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There are not many things that frustrate me in my clinical practice. Most patients are open, receptive and leave shaking their heads in agreement to your plan of care. What happens once they leave your office is often unknown. You hope that they venture directly to the pharmacy, take their medications as prescribed and their health improves. ...
Throughout life we build our own individual skill sets.
Often times we are our own guinea pig and learn from our own mistakes. Often
times however, if we build skill sets based on our careers these trial and
errors often affect others.
During nursing school I remember being overwhelmed by the
amount of new procedures that I was being ...
Over the past month I have had some very challenging
patients. I will often question, why and how did someone end up here at the
correctional facility? I believe it is better I do not know. Actually, it is
none of my business; it keeps the care unbiased and pure and it does not impact
how I treat them. If one of the inmates upsets the ...
There was a disturbing incident
that occurred a few weeks ago. I also look at this experience as an eye-opener
for me. I have long come to this realization, but it was never more evident
than when the incident happened. First, let me start off by stating, prior to my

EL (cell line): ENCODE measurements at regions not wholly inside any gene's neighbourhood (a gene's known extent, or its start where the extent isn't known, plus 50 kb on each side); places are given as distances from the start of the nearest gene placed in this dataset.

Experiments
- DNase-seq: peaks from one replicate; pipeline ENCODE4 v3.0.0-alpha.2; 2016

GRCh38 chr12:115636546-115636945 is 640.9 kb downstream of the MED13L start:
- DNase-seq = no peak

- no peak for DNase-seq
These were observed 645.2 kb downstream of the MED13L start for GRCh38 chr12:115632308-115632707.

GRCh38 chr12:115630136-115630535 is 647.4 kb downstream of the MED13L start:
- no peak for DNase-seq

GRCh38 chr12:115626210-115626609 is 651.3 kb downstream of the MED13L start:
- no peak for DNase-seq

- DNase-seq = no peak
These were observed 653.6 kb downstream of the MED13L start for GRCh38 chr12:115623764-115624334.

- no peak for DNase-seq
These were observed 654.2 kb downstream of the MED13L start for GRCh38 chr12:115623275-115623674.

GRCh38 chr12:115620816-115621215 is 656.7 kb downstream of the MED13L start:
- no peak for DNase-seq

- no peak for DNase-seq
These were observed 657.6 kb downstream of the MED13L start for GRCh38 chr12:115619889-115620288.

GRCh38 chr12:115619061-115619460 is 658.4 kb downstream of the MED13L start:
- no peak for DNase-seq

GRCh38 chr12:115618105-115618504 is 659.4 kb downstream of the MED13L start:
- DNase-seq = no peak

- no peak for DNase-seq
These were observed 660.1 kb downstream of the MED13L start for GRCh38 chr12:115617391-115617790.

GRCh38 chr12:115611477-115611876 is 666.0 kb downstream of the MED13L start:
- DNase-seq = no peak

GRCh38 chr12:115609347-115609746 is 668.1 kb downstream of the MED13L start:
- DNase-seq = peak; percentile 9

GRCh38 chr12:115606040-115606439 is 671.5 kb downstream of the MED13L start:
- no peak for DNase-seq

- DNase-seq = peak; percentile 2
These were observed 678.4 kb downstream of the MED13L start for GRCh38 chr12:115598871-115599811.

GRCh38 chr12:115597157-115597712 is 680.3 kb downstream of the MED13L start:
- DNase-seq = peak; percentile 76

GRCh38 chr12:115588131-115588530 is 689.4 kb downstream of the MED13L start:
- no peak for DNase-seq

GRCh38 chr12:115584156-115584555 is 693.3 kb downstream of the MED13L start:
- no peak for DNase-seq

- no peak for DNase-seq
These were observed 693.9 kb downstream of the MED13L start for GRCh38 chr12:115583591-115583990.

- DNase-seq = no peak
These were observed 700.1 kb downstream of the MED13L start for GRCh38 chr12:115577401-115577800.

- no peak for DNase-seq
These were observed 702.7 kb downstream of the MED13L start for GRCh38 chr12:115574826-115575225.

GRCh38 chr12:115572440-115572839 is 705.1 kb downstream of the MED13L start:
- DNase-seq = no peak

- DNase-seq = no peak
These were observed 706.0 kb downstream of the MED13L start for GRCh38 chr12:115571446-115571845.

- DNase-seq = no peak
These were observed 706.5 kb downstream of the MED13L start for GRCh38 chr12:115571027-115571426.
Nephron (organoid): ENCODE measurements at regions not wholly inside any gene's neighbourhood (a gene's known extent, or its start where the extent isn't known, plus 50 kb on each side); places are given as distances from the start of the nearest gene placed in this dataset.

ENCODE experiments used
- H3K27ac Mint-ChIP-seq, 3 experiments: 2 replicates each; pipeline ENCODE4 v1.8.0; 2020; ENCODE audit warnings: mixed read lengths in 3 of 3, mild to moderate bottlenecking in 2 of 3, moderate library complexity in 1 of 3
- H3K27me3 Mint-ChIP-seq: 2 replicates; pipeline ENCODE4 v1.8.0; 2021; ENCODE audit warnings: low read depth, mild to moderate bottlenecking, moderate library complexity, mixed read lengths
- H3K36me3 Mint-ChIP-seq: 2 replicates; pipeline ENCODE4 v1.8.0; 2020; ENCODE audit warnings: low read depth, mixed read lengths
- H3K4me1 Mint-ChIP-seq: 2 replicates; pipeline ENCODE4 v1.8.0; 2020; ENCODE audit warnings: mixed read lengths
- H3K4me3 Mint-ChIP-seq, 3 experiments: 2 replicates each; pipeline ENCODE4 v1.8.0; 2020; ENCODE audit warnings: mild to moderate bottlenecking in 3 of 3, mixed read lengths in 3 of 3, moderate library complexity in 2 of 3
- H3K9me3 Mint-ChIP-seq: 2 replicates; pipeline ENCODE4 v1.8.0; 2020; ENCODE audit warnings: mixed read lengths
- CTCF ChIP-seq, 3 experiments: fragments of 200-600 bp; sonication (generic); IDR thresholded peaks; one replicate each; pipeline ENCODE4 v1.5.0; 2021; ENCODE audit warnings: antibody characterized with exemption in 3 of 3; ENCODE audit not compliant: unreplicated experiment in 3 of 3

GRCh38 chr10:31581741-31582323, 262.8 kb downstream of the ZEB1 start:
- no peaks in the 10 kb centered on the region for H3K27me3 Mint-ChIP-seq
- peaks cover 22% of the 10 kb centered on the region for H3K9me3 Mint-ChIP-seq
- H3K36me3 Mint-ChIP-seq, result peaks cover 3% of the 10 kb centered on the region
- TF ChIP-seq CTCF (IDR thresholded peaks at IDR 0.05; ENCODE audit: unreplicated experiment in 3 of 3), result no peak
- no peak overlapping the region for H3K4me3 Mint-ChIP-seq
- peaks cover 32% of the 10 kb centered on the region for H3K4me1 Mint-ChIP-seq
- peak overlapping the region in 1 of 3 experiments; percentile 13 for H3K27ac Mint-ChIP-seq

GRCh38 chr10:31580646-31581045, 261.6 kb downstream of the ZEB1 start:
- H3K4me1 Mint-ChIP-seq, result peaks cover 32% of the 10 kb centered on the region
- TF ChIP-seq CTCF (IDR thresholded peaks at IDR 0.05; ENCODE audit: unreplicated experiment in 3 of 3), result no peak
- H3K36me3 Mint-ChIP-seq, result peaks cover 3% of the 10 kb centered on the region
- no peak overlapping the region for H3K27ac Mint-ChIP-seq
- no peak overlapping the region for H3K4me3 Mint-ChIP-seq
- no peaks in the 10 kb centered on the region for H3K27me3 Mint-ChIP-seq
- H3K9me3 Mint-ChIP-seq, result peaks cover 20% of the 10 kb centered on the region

opportunity to work in corrections, I was judgmental and biased and I ...
I was before, but now I am an even greater advocate of the
pill box. Every patient with a lackluster memory, or taking multiple
medications, or time sensitive medications should own one. There is nothing
better than a physical reminder to keep a body on track.
I was recently confronted with an HIV positive patient on a
cocktail of ...
Lately it seems a rash (no pun intended) of patients have
asked me how it was that they contracted their Staph infections. Some had MRSA,
others MSSA. Some suffered from bacteremia, others osteomyelitis, and others
still were challenged by skin/soft tissue infections in the form of painful and
unsightly abscesses. Some had recently undergone ...
My contact with pain patients was extensive during my
residency in Aurora, North Carolina, a coastal town of about 400, with a
patient population compromising of retirees, commercial fisherman and
above-ground miners from a phosphate mine. I knew from that experience that
even if I never found a job as an NP, I would not choose to do pain ...
I don't know how many of my fellow NPs and PAs have seen and
or heard about HBO's four-part documentary on obesity in America, The Weight of the Nation, but I can't
recommend it enough: it is an awesome and totally relevant examination of
health in the States.
So many of the individuals profiled in this series were reminiscent of ...
In the last month and a half I have met and treated two women, both newly
diagnosed with HIV and previously unaware and unsuspecting of their
corresponding diagnoses. In both cases the women contracted it from their
former husbands. I say former because one of the men died approximately one
month before his wife, patient #1, learned of her ...
I attended at cozy talk about HIV
prevention and treatment earlier this year at the suggestion of my mentor. The expert
presiding over the talk was a local expert in HIV management, thus it was an
opportunity I did not care to miss. During the discussion he started to
reference recent study data suggesting the use of antiretroviral ...